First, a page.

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The esports economy is worth in excess of $US600 million and it continues to grow 40 percent year-on-year. Last year, at the IEM World Championship in Poland, a record-breaking 46 million fans tuned in online to watch the tournament. That’s more than four times the amount of people who watched the AFL Grand Final!
The esports community is developing strongly in Australia. Professionalism in the community is developing through associations with huge sporting clubs like the Essendon Bombers and Melbourne City. The Essendon esports team even had a controversial cameo on Friday night football earlier this year.
How long will it take for these players to become common among sporting legends? When will families sit down to watch League of Legends instead of the Sunday Football?
Join us, to learn more from a panel of gamers, academics, media representatives, and business leaders to cover the practical and theoretical concepts behind the rise of esports.
Known as the “Hackathon Queen,” Michelle is at the forefront of Melbourne’s startup scene, where she runs a number of hackathons to drive the city’s entrepreneurial culture. With a Master in Media and Communications, she’s written a number of research papers on video gaming; from its culture to its gameplay.
As an avid gamer, Michelle has worked in the esports arena and has hosted shows at PAX Australia. Michelle is also a regular co-host on esports central. In her downtime, you’ll find her relaxing on the couch and unwinding with Legends of Zelda, Assassin’s Creed or Final Fantasy.
Emma is a Senior Lecturer in Media and Communication at RMIT University and is also the co-director of Playable Media Lab: the center for game design and research. With a Ph.D. in game studies, Emma is interested in the study of people and cultures and how that applies to game research. Her research explores cultures, high-performance play, LAN tournaments, gender and games and networked media. From 2016 to 2017, she studied top-tier EU esports teams and emerging franchise involvements with traditional sports leagues.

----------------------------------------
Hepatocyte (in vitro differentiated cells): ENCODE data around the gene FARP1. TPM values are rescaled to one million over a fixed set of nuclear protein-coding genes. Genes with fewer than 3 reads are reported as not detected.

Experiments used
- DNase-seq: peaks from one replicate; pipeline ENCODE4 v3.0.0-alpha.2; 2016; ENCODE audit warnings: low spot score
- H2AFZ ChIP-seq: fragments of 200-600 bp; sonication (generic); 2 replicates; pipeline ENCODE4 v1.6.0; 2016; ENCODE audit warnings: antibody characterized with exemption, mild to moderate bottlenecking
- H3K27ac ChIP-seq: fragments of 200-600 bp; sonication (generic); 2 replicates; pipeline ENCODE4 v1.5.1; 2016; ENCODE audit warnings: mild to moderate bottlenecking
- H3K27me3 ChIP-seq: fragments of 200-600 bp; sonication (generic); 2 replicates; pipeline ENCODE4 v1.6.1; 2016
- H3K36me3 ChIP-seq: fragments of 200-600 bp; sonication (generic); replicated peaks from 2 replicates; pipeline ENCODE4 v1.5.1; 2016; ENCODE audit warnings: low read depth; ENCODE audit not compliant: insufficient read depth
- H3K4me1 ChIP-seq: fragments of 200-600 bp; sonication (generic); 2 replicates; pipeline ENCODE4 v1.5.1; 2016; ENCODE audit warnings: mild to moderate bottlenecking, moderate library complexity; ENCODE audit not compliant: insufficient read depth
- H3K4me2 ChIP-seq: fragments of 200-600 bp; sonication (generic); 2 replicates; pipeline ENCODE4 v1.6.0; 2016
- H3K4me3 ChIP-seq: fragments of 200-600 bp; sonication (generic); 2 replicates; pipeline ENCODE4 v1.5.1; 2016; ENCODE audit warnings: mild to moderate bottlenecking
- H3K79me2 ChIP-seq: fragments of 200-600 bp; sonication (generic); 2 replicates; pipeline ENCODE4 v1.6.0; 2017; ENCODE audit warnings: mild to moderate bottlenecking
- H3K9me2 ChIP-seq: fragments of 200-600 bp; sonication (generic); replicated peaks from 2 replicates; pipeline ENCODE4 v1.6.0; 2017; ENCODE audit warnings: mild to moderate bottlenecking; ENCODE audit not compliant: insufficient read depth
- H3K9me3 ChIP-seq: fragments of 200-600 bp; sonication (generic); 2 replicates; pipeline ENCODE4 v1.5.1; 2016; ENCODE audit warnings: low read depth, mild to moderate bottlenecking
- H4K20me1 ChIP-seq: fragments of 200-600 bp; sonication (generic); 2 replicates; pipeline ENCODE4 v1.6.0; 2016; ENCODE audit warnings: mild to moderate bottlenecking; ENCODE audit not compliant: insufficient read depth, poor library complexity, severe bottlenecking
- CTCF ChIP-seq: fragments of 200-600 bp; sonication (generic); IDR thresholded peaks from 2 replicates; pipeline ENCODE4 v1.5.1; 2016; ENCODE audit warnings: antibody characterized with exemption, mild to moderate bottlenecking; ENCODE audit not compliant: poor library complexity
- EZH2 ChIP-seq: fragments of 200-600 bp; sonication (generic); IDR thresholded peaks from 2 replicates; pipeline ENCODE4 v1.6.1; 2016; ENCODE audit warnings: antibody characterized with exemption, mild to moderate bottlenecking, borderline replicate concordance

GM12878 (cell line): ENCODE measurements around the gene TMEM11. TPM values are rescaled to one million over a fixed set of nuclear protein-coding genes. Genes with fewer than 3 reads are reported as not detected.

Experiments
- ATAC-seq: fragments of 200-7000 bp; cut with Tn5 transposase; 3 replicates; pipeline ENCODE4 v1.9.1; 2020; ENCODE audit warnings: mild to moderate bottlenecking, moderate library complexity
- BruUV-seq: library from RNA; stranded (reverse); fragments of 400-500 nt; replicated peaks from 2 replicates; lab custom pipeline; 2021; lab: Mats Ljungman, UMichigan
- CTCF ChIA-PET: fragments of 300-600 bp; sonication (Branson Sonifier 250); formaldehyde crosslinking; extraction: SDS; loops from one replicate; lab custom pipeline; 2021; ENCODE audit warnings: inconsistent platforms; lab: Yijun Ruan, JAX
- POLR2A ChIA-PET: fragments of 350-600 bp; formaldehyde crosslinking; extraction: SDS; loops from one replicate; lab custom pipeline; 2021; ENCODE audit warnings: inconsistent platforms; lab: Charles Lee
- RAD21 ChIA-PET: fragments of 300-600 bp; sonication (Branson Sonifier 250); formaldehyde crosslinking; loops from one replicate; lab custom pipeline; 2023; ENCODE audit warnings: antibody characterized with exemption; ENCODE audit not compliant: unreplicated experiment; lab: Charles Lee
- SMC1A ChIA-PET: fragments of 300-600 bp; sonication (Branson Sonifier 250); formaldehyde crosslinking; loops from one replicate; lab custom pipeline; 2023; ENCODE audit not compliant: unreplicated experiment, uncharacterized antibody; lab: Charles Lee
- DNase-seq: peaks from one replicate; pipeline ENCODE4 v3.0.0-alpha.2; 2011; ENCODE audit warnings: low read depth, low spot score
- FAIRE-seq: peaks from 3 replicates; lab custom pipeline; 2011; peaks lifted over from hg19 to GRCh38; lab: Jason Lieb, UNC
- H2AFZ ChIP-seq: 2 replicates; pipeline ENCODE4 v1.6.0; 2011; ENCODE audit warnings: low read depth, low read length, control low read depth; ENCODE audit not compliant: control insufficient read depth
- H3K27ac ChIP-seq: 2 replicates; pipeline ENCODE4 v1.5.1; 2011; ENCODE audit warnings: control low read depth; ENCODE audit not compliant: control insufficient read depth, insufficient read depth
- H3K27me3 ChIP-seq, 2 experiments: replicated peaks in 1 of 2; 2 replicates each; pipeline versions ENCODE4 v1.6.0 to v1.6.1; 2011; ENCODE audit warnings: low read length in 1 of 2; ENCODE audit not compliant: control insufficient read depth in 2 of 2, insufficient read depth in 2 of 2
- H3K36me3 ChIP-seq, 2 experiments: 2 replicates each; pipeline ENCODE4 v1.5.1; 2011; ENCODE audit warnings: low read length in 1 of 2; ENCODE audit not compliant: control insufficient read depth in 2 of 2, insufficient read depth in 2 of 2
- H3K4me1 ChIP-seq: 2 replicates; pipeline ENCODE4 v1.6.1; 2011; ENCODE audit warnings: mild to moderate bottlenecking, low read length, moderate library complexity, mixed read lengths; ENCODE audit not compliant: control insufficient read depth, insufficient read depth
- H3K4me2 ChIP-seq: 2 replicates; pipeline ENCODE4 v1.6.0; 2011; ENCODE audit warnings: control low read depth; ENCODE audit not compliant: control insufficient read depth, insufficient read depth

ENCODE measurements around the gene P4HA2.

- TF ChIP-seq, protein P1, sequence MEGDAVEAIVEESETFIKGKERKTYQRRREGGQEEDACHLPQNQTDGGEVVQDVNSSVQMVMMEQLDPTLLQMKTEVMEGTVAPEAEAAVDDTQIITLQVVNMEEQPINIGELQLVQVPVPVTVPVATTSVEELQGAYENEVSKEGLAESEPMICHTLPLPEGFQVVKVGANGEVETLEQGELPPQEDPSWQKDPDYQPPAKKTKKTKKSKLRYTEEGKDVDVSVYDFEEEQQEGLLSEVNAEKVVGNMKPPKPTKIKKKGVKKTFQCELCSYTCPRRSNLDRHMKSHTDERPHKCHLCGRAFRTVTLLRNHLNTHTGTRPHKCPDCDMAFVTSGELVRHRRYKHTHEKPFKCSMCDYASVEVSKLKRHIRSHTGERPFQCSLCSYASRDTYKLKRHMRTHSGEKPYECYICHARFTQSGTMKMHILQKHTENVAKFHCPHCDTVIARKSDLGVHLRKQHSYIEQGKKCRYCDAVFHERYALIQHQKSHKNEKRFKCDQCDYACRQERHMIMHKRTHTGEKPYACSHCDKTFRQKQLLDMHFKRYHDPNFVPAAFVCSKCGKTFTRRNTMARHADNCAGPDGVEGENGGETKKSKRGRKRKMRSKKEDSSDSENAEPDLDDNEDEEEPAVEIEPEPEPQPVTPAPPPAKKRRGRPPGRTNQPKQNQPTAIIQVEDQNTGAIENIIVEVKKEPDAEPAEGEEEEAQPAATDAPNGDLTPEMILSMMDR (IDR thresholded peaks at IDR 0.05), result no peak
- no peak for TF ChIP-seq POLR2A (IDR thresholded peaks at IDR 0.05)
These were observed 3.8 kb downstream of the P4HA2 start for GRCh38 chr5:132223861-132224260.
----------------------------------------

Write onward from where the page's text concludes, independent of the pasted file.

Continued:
After years of telling people: ‘esports is the biggest thing you’ve never heard of!’ Lachlan decided to open a new bar that would distinguish esports from the standard gaming model. GG EZ has launched as Australia’s first ever dedicated esports bar to bring the esports industry into the mainstream. Lachlan has years of experience running renowned Melbourne bars including Lily Blacks and Mr Wow’s Emporium and GG EZ is the icing on the cake for the Melbourne gaming community.
With over 8 years of experience in the esports industry, Chris has held various titles and roles within the industry, ranging from semi-professional player to journalist, event coordinator, PR & Marketing Specialist, commentator, consultant and more. Currently working as the director of his company, Business in Games, Chris offers mentoring courses, consultancy for non-endemic brands entering the industry and industry networking mediums. Further to this, Chris is a founding board member of the Esports Games Association Australia.
Shamila is both an entrepreneur and a media veteran, with close to 20 years of experience in print, TV, film and digital across Asia Pacific. Having managed the digital division of Fox International channels (National Geo, FOX, FX, StarWorld, Channel V) and lead the South East Asia business for CNN International, Shamila has the acute expertise in building successful businesses across Australasia.
Shamila founded BlinkAsia in Singapore, an independent content and entertainment company and has worked on several global unscripted formats. BlinkAsia had also produced a slate of unscripted sports shows including esports. Recently relocating to Melbourne, Shamila has identified the growth in the esports industry, and has launched Gosh Media in Australia. Gosh is currently working together with leading producers and industry experts to launch an esports content series across Australia and NZ as well as other slate of programs across the region.
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